But since the mid 1980s, India has adopted a different character. The current party in power rose in popularity by fanning anti-Muslim sentiments and championing the controversial Ram Mandir issue. However, the rise of the party still did not prove that the TNT was correct. Many countries have such parties but they remain on the fringes just like the Bharatiya Janata Party (BJP) tried to under Atal Bihari Vajpayee. Vajpayee’s shock defeat in 2004, however, changed everything. In 2014, when Narendra Modi, a thoroughly controversial person, became a nominee for the post of the prime minister, it was becoming clear which way India was heading. Despite the fact that BJP had so many choices, it decided to go with Modi, by far the most conservative choice available to the party.

Back then, any concerns about Modi’s troublesome history were dismissed by even supposedly moderate people by over emphasising the ‘Gujrat Model‘ of development. The fact that Muslims had serious reservations was simply brushed away. Modi’s tenure from 2014 to 2019 started to confirm the worst fears of Muslims as now the sentiment on the fringes started to become mainstream. Initially, many Indians denied it but when the evidence started to become too hard to deny, they started to justify it. State election campaigns in places like Uttar Pradesh were brazenly communal and, after the victory, Yogi Adiyanath, a person even more controversial than Modi, was appointed, once again completely disregarding Muslim concerns.

When the economic performance under Modi’s government started to slow down due to recession and its ill-fated attempt of demonetisation, BJP once again intensified its communal rhetoric. The 2019 election campaign was a combination of the explicit communal rhetoric and whipping war hysteria against Pakistan. Despite its mixed record of economic performance, BJP won an even greater majority. Kapil Komirdidi, famous journalist and author, wrote after journeying India before the elections,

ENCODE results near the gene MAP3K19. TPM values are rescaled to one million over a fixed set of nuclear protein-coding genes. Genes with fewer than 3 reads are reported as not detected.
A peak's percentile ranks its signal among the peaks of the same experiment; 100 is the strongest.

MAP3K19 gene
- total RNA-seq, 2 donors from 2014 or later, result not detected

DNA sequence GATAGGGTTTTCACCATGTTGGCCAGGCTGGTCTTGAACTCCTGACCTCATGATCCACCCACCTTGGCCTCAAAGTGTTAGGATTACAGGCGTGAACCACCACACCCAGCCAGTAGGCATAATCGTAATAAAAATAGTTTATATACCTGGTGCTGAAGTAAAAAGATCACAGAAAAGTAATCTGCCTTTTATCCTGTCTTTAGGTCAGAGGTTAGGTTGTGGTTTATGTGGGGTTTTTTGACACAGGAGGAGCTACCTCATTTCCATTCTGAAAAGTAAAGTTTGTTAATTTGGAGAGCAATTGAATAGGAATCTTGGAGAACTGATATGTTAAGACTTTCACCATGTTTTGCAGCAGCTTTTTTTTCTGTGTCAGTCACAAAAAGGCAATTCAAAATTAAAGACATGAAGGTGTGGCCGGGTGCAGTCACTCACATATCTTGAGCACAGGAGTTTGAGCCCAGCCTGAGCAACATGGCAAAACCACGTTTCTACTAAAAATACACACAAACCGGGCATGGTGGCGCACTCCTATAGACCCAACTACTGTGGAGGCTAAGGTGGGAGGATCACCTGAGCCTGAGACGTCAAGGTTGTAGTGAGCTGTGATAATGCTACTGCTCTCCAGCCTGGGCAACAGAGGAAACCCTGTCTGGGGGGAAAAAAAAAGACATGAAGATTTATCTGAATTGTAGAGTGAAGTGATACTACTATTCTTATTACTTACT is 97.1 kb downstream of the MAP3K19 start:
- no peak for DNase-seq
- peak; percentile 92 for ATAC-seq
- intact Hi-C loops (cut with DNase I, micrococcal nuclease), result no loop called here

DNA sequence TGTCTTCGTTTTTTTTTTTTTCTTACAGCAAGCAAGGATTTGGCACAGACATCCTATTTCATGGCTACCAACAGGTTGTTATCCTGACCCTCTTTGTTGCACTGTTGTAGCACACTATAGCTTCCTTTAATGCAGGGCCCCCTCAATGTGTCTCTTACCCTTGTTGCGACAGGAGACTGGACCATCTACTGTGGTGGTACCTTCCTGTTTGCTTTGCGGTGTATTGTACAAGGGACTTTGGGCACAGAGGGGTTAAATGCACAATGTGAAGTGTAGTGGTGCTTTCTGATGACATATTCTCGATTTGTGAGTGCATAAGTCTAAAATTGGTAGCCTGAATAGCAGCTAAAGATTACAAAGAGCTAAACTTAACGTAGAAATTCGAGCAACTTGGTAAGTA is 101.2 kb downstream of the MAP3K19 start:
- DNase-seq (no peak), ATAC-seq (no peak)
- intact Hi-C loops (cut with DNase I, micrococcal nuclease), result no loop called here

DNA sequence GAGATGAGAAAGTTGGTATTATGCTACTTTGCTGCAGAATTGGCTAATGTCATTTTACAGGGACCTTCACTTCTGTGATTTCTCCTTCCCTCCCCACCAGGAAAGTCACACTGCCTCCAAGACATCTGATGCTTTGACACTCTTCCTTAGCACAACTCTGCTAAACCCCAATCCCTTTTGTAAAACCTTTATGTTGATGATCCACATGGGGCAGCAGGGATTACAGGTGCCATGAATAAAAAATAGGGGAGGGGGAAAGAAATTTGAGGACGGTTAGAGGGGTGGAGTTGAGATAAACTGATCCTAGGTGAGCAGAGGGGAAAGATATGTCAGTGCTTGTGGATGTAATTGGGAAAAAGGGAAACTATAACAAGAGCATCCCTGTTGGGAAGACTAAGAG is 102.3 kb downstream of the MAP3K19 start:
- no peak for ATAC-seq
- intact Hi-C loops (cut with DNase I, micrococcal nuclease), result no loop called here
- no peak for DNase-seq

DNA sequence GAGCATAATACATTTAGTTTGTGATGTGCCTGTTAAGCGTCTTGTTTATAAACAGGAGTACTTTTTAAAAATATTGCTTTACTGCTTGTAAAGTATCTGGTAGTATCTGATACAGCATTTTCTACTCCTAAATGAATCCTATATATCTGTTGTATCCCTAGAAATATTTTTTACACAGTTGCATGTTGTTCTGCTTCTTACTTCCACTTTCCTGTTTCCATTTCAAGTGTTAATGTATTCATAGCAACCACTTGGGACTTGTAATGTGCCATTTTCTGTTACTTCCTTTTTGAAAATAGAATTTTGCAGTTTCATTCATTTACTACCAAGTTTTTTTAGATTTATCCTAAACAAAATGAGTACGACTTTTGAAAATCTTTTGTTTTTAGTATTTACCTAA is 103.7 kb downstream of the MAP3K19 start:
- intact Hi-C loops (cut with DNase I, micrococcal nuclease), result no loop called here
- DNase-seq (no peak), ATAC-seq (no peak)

“Wherever I have travelled, the refrain from Hindu voters, with very few exceptions, has been identical: Modi has failed us, yes, but he has at least put Muslims in their place.”

These words perhaps best reflected the prevailing mass sentiment in India on the eve of elections. Whatever little doubts I had remaining were completely eliminated by India’s fateful decision of the revocation of Article 370. Kashmir is the only Muslim majority state, making it a litmus test for Indian secularism and also for the protection of its Muslim minority. The Indian part of Kashmir had arguably acceded to India through Article 370 which gave it a special status. By revoking it in a thoroughly controversial manner and subsequently increasing state oppression, the BJP government has shown that it cares little for the consequences. Worse, a large majority of Indians are cheering at the decision, completely dismissive about the reports of atrocities committed by their security forces.

What happened in Indian-occupied Kashmir has given us a blunt indication as to what would have happened if partition had not taken place. India is now secular in name only, which I am sure will also change in the near future, as there is a serious risk of the constitution being rewritten making the polity a Hindu Rashtra. Moreover, the very social fabric of India has also changed making it very difficult for Muslims and other minorities to live in. As Komirdidi points out,

“The very narrative of the republic — what is considered Kosher — has been rewritten and reclamation will be difficult. There was a time in this country where to be a Hindu nationalist, or a RSS member, was stigmatised. Now there is stigma attached to being secular. If you are a secularist, you are an apologist for the crimes of the Muslim invaders and the trauma of partition.”

So yes, Jinnah was right. History has given its verdict. For me, the journey from a skeptic of the TNT to its believer is complete. Thank you, Jinnah.

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raza.habib

Raza Habib Raja

The author is a recent Cornell graduate and currently pursuing his PhD in political science at Maxwell School, Syracuse University. He has also worked for a leading development finance institution in Pakistan. He is a freelance journalist whose works have been published at Huffington Post, Dawn (Pakistan), Express Tribune (Pakistan) and Pak Tea House. He tweets @razaraja (twitter.com/razaraja?lang=en)

The views expressed by the writer and the reader comments do not necessarily reflect the views and policies of The Express Tribune.